Air conditioners are a major source of greenhouse gases. On Project Drawdown’s 2017 list of over 100 opportunities to reduce human-caused global warming, cleaner tech for refrigeration and air-conditioning is at the very top.
So, back at my house, what’s so dirty about our air conditioner? Since I am using solar power, the energy to operate the air conditioner isn’t the issue. But, to take the heat out of the house and move it to the heat exchanger in the backyard, the air conditioner uses refrigerant.
From the 1930s to the 1980s, refrigerants posed two major environmental problems: They were extremely potent greenhouse gases and they damaged the ozone layer.
Thanks to some fast-moving legislation in the 1980s, we no longer use refrigerants that damage the ozone layer. In the Regreen Scale, which is inspired by the air quality levels that are used to track wildfires, we describe these ozone-depleting refrigerants as “Step 0” refrigerants.
Despite the progress of the 1980s, we still do use super-greenhouse gases as refrigerants. Every home air conditioner comes with a sticker on the side with detailed information about its refrigerant. The air conditioner in my backyard has 10 pounds of a refrigerant called R-410a (Step 1 on the Regreen scale). If all that refrigerant leaked out, it would cause as much global warming as burning 1,100 gallons of gasoline – in other words, 110 tanks of gasoline on a 10-gallon gas tank.
And, in all probability, at least some of the refrigerant will leak. Legally speaking, the U.S. Environmental Protection Agency requires homeowners to fix leaking air conditioners. But when I asked an air-conditioning technician about this, he told me that he responds to many calls per week to fix refrigerant leaks in air conditioners. In many cases, the air conditioner has already leaked so much refrigerant that it no longer cools the house. That refrigerant has leaked in the atmosphere, and it’s heating up our planet.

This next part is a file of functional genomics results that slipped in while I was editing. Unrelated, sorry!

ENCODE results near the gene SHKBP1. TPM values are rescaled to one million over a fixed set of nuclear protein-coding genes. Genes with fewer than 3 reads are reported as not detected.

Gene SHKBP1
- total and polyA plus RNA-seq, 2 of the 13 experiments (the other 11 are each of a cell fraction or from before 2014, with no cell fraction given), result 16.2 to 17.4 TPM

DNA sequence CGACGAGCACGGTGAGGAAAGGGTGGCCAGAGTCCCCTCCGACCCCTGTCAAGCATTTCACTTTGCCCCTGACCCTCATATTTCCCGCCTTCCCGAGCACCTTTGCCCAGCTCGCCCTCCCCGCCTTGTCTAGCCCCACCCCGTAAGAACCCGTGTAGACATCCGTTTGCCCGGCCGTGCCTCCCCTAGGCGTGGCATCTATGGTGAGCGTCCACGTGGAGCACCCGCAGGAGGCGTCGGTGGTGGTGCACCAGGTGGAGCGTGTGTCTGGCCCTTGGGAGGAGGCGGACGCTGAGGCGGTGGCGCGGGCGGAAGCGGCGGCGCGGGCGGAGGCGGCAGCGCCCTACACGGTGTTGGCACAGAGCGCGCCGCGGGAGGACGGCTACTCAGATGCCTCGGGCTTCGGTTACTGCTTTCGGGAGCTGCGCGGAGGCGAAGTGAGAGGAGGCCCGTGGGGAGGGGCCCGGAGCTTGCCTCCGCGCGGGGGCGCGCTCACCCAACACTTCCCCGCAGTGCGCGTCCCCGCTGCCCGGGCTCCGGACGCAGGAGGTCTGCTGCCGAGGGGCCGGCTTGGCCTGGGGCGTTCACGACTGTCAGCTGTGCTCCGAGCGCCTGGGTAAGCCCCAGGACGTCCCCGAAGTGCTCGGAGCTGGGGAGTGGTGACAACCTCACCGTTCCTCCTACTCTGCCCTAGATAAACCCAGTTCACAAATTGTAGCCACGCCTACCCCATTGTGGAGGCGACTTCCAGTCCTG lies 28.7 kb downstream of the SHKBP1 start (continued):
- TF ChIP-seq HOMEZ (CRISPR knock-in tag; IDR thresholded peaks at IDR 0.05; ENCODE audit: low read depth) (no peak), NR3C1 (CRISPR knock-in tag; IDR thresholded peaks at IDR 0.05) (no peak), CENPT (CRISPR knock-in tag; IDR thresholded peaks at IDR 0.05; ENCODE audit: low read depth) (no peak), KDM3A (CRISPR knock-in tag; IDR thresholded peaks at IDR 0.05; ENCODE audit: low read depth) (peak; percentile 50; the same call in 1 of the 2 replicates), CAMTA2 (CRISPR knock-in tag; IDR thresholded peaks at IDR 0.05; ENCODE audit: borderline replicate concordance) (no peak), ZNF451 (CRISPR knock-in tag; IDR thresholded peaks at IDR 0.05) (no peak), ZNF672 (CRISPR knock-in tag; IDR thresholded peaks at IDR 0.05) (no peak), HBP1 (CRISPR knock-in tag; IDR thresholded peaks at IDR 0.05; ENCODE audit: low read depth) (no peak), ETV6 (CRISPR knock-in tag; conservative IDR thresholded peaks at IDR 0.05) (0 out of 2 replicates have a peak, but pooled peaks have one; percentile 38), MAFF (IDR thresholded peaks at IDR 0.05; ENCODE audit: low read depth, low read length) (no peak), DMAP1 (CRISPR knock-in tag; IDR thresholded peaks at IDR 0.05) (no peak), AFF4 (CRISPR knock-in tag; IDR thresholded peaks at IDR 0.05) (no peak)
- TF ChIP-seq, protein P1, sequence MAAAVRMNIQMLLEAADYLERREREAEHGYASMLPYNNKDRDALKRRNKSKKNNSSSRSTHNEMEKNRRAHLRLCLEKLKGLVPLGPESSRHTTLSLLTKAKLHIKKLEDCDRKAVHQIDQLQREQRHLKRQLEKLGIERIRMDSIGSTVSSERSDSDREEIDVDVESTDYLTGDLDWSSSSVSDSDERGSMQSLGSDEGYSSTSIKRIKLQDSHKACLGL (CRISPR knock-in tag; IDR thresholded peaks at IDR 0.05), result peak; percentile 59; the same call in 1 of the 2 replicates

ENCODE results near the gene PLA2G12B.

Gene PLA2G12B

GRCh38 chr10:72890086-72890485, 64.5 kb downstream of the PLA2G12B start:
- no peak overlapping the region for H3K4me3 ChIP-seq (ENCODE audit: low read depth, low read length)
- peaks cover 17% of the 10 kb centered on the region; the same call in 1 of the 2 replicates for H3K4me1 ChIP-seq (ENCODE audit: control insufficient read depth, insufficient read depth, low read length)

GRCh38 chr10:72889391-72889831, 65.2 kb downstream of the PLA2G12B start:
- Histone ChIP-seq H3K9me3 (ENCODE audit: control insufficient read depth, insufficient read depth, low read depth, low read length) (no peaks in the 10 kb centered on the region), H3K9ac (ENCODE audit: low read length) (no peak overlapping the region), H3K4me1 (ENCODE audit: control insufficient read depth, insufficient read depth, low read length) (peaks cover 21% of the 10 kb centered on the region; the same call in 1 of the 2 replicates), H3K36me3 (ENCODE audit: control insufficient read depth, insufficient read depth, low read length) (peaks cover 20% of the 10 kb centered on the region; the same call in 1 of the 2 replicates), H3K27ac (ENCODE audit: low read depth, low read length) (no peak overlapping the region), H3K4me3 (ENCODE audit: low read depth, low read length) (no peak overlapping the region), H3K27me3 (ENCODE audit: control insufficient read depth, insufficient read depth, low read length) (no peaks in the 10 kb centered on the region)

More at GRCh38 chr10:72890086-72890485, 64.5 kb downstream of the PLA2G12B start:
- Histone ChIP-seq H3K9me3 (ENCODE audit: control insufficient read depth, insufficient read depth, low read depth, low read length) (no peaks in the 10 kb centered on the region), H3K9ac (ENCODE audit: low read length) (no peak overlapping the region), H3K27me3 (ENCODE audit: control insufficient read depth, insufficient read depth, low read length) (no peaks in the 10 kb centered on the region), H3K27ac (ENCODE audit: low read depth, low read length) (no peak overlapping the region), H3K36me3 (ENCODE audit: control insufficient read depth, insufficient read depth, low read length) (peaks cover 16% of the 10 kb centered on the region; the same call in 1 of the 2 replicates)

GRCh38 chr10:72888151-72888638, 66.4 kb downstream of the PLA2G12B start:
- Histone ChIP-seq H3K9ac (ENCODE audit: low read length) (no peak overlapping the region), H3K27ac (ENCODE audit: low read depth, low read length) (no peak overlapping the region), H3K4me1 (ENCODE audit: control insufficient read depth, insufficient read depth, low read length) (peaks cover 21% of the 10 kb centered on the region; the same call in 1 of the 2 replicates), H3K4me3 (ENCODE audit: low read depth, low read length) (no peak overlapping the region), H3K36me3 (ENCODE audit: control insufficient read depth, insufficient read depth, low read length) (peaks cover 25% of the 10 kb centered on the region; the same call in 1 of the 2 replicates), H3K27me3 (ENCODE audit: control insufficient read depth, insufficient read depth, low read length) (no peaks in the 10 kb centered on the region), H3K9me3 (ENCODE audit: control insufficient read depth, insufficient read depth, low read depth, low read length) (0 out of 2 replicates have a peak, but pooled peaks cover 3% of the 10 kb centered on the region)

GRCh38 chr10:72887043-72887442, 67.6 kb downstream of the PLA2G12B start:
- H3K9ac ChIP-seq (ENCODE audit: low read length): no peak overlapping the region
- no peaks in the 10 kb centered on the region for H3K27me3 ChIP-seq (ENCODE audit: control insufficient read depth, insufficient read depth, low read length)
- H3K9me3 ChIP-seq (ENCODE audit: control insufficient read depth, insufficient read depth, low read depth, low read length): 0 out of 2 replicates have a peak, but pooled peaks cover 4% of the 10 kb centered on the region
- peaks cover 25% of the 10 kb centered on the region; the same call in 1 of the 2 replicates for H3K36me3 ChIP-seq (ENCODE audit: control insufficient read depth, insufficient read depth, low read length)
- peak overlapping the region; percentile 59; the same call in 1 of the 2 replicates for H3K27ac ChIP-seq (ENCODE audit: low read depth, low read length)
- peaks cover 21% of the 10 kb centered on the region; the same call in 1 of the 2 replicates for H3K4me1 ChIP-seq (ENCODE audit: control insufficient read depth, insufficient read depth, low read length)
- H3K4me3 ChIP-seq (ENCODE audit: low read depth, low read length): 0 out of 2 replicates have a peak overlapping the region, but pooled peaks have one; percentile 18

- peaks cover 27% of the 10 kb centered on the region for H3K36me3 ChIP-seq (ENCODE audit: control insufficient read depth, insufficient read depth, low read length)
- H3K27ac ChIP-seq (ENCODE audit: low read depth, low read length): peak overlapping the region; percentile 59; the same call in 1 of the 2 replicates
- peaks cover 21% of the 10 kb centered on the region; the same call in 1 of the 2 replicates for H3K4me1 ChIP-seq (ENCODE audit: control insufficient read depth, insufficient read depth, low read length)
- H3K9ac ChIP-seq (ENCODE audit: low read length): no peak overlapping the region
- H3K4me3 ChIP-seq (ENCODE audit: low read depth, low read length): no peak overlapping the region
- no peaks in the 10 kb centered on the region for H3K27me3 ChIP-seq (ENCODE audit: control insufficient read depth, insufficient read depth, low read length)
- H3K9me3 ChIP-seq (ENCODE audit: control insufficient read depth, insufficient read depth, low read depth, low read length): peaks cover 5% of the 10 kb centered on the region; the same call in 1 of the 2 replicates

Could we use AI to invent a new refrigerant that can ‘vaccinate’ today’s home air conditioners from potent greenhouse gas emissions?
Not every type of refrigeration is as dirty as household air-conditioning. The European Union has banned super-greenhouse gases in new car air conditioners since 2017, and more than half of new cars in the U.S. now also use clean refrigerants.
In supermarket refrigeration, the EPA has banned super-greenhouse gases from new equipment starting in 2024, and many supermarket chains are quickly transitioning to clean refrigerants. The EPA expects to phase out super-greenhouse gas refrigerants from new household refrigerators by 2025, and refrigerators with clean refrigerants are already available to consumers. In 2021, the U.S. passed laws to reduce sales of super-greenhouse gas refrigerants in the U.S. by 85% by 2036.
But home air conditioners remain a gap in this legislation. As a homeowner who cares about the environment, I would love to install a central air conditioner that doesn’t use super-greenhouse gases. I would even be willing to be an early adopter and pay substantially more than the price of an ordinary air conditioner. But, to my knowledge, no such air conditioner is available to U.S. consumers.
Off-the-shelf clean refrigerant and a new air conditioner
Other industries like supermarket refrigeration and automotive air-conditioning have already made a lot of progress toward switching to clean refrigerants. In car air conditioners, the most popular refrigerant in the U.S. and EU is a refrigerant called R-1234yf (Step 4 on the Regreen scale), which from a global-warming perspective is thousands of times cleaner than the R-410a refrigerant that we use in home air conditioners today.
Further, in supermarket refrigeration, CO2 is an increasingly popular Step 4 refrigerant. CO2 is a greenhouse gas, but it is thousands of times cleaner than R-410a.